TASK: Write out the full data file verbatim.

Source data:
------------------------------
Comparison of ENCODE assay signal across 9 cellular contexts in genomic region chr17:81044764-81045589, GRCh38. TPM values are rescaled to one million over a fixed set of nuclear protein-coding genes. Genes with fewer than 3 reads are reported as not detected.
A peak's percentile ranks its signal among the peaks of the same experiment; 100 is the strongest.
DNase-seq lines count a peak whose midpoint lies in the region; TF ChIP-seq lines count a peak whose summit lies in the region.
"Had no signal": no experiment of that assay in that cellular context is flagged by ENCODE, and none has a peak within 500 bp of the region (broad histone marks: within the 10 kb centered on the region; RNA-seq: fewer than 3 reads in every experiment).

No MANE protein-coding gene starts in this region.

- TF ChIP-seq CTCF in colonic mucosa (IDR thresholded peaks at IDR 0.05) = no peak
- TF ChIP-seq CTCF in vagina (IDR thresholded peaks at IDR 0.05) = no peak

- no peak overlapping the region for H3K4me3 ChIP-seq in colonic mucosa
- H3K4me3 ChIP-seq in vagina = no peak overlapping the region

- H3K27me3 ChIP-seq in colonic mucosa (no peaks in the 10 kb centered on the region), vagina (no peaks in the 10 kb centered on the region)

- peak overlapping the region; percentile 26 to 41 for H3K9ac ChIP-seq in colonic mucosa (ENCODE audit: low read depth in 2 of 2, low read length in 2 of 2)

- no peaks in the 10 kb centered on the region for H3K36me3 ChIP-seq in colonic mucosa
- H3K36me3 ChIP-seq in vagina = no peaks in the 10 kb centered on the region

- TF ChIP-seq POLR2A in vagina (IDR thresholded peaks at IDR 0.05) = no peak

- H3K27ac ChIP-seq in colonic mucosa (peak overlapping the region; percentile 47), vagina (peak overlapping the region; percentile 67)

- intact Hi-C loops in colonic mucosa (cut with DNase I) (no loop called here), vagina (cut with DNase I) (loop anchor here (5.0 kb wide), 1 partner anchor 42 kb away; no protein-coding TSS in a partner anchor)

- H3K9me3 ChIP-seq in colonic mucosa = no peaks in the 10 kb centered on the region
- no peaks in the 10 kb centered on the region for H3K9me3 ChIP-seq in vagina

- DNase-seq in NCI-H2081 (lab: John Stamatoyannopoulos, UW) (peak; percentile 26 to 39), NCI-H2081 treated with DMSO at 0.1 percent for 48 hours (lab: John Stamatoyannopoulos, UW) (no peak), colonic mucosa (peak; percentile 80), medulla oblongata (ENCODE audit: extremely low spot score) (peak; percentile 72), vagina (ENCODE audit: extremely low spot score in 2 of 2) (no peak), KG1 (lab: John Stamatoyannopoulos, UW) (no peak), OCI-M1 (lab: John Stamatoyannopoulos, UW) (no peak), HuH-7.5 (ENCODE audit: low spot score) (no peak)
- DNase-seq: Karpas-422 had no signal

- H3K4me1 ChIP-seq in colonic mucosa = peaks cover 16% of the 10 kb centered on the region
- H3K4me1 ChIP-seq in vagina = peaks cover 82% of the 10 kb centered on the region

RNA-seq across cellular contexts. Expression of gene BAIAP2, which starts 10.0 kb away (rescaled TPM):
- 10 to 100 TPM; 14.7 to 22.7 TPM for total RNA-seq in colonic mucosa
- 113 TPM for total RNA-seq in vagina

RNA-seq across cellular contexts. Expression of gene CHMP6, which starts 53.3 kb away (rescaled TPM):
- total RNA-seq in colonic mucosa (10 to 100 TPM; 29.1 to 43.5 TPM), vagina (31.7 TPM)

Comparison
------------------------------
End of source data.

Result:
Comparison of ENCODE assay signal across 9 cellular contexts in genomic region chr17:81044764-81045589, GRCh38. TPM values are rescaled to one million over a fixed set of nuclear protein-coding genes. Genes with fewer than 3 reads are reported as not detected.
A peak's percentile ranks its signal among the peaks of the same experiment; 100 is the strongest.
DNase-seq lines count a peak whose midpoint lies in the region; TF ChIP-seq lines count a peak whose summit lies in the region.
"Had no signal": no experiment of that assay in that cellular context is flagged by ENCODE, and none has a peak within 500 bp of the region (broad histone marks: within the 10 kb centered on the region; RNA-seq: fewer than 3 reads in every experiment).

No MANE protein-coding gene starts in this region.

- TF ChIP-seq CTCF in colonic mucosa (IDR thresholded peaks at IDR 0.05) = no peak
- TF ChIP-seq CTCF in vagina (IDR thresholded peaks at IDR 0.05) = no peak

- no peak overlapping the region for H3K4me3 ChIP-seq in colonic mucosa
- H3K4me3 ChIP-seq in vagina = no peak overlapping the region

- H3K27me3 ChIP-seq in colonic mucosa (no peaks in the 10 kb centered on the region), vagina (no peaks in the 10 kb centered on the region)

- peak overlapping the region; percentile 26 to 41 for H3K9ac ChIP-seq in colonic mucosa (ENCODE audit: low read depth in 2 of 2, low read length in 2 of 2)

- no peaks in the 10 kb centered on the region for H3K36me3 ChIP-seq in colonic mucosa
- H3K36me3 ChIP-seq in vagina = no peaks in the 10 kb centered on the region

- TF ChIP-seq POLR2A in vagina (IDR thresholded peaks at IDR 0.05) = no peak

- H3K27ac ChIP-seq in colonic mucosa (peak overlapping the region; percentile 47), vagina (peak overlapping the region; percentile 67)

- intact Hi-C loops in colonic mucosa (cut with DNase I) (no loop called here), vagina (cut with DNase I) (loop anchor here (5.0 kb wide), 1 partner anchor 42 kb away; no protein-coding TSS in a partner anchor)

- H3K9me3 ChIP-seq in colonic mucosa = no peaks in the 10 kb centered on the region
- no peaks in the 10 kb centered on the region for H3K9me3 ChIP-seq in vagina

- DNase-seq in NCI-H2081 (lab: John Stamatoyannopoulos, UW) (peak; percentile 26 to 39), NCI-H2081 treated with DMSO at 0.1 percent for 48 hours (lab: John Stamatoyannopoulos, UW) (no peak), colonic mucosa (peak; percentile 80), medulla oblongata (ENCODE audit: extremely low spot score) (peak; percentile 72), vagina (ENCODE audit: extremely low spot score in 2 of 2) (no peak), KG1 (lab: John Stamatoyannopoulos, UW) (no peak), OCI-M1 (lab: John Stamatoyannopoulos, UW) (no peak), HuH-7.5 (ENCODE audit: low spot score) (no peak)
- DNase-seq: Karpas-422 had no signal

- H3K4me1 ChIP-seq in colonic mucosa = peaks cover 16% of the 10 kb centered on the region
- H3K4me1 ChIP-seq in vagina = peaks cover 82% of the 10 kb centered on the region

RNA-seq across cellular contexts. Expression of gene BAIAP2, which starts 10.0 kb away (rescaled TPM):
- 10 to 100 TPM; 14.7 to 22.7 TPM for total RNA-seq in colonic mucosa
- 113 TPM for total RNA-seq in vagina

RNA-seq across cellular contexts. Expression of gene CHMP6, which starts 53.3 kb away (rescaled TPM):
- total RNA-seq in colonic mucosa (10 to 100 TPM; 29.1 to 43.5 TPM), vagina (31.7 TPM)

Comparison